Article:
Heathfield High School Secondary school 1 0 0 1
    Hellyer College Secondary school 0 0 1 1
    IESEG School of Management University 0 0 1 1
    Illawarra Sports High School Secondary school 0 1 0 1
    John Willcock Senior High School Secondary school 0 0 1 1
    Jones Lang LaSalle Company 0 0 1 1
    Kantonsschule Büelrain Secondary school 0 0 1 1
    Karingal Park Secondary College Secondary school 0 0 1 1
    Keilor Downs College Secondary school 0 0 1 1
    KPMG Company 0 0 1 1
    Launceston College Secondary school 1 0 0 1
    Lowther Hall Anglican School Secondary school 0 0 1 1
    Mac.Robertson Girls’ High School Secondary school 0 0 1 1
    Macquarie University 0 0 1 1
    Melbourne High School Secondary school 0 0 1 1
    Merrimac State High School Secondary school 0 0 1 1
    Metso Company 1 0 0 1
    Mildura Senior College Secondary school 0 0 1 1
    Mincom Company 0 0 1 1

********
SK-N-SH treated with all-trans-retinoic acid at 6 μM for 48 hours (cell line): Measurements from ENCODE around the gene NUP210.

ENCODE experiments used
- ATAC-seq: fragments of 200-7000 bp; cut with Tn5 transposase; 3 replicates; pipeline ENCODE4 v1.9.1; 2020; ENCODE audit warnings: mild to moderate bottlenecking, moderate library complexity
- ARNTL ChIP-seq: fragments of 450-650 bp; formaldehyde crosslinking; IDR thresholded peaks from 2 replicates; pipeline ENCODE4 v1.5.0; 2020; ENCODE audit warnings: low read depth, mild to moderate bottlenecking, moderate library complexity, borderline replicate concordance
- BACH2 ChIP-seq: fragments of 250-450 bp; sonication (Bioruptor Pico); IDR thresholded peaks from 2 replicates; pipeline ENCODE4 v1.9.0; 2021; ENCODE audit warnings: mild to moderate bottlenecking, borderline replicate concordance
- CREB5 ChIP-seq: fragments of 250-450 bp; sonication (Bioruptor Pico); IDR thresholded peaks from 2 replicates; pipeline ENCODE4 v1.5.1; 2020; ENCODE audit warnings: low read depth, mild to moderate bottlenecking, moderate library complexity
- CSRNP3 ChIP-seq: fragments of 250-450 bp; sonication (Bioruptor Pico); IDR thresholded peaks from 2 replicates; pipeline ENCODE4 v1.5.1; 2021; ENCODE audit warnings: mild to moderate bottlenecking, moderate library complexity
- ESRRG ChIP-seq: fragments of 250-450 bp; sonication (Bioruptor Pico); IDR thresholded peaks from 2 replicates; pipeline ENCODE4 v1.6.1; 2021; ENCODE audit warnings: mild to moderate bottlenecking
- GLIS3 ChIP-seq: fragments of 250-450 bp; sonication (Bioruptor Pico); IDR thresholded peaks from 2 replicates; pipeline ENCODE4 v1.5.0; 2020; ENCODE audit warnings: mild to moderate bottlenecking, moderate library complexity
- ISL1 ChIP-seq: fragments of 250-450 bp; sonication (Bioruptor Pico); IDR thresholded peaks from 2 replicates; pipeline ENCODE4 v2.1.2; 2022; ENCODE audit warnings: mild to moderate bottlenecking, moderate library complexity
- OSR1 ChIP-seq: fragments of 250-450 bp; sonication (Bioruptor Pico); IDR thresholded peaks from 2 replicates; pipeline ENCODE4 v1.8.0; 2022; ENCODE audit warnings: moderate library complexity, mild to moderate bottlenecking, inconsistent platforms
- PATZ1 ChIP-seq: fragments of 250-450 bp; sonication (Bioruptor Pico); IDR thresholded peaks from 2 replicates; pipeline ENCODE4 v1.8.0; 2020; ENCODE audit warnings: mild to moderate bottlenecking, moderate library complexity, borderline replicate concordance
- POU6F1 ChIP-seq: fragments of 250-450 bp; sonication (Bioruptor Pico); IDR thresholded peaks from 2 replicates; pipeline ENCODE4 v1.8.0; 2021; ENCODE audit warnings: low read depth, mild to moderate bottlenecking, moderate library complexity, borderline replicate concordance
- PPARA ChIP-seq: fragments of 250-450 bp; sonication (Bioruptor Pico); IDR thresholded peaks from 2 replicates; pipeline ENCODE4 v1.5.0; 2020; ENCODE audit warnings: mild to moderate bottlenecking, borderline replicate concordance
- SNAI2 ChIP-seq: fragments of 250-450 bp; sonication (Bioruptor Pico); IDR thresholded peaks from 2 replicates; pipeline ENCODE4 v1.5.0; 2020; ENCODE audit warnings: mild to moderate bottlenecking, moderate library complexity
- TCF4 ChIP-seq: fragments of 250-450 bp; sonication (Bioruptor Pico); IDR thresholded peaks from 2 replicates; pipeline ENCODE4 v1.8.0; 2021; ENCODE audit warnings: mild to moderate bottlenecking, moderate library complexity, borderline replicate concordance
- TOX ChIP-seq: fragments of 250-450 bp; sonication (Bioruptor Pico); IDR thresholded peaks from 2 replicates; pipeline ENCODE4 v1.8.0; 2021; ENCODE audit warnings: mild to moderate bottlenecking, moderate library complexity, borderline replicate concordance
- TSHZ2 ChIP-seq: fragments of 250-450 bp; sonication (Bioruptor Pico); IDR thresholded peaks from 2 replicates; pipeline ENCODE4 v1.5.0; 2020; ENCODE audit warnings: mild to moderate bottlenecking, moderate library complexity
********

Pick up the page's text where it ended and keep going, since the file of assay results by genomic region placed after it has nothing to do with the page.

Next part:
Mirrabooka Senior High School Secondary school 1 0 0 1
    Mount Carmel College Secondary school 0 0 1 1
    Mowbray College Secondary school 0 0 1 1
    Nazareth College Secondary school 0 0 1 1
    Newcastle University 0 1 0 1
    Newcomb High Secondary school 0 0 1 1
    Northern Beaches Christian School Secondary school 0 0 1 1
    Norwood Secondary College Secondary school 0 0 1 1
    Nowra Christian School Secondary school 0 0 1 1
    Nowra High School Secondary school 0 0 1 1
    Optus Company 0 0 1 1
    Padua College Secondary school 0 0 1 1
    Patterson River Secondary College Secondary school 0 0 1 1
    Presentation College Windsor Secondary school 0 0 1 1
    Sacred Heart AU Secondary school 0 0 1 1
    Sacred Heart College Secondary school 0 0 1 1
    Salesian College Rupertswood Secondary school 0 0 1 1
    San Diego State University 0 0 1 1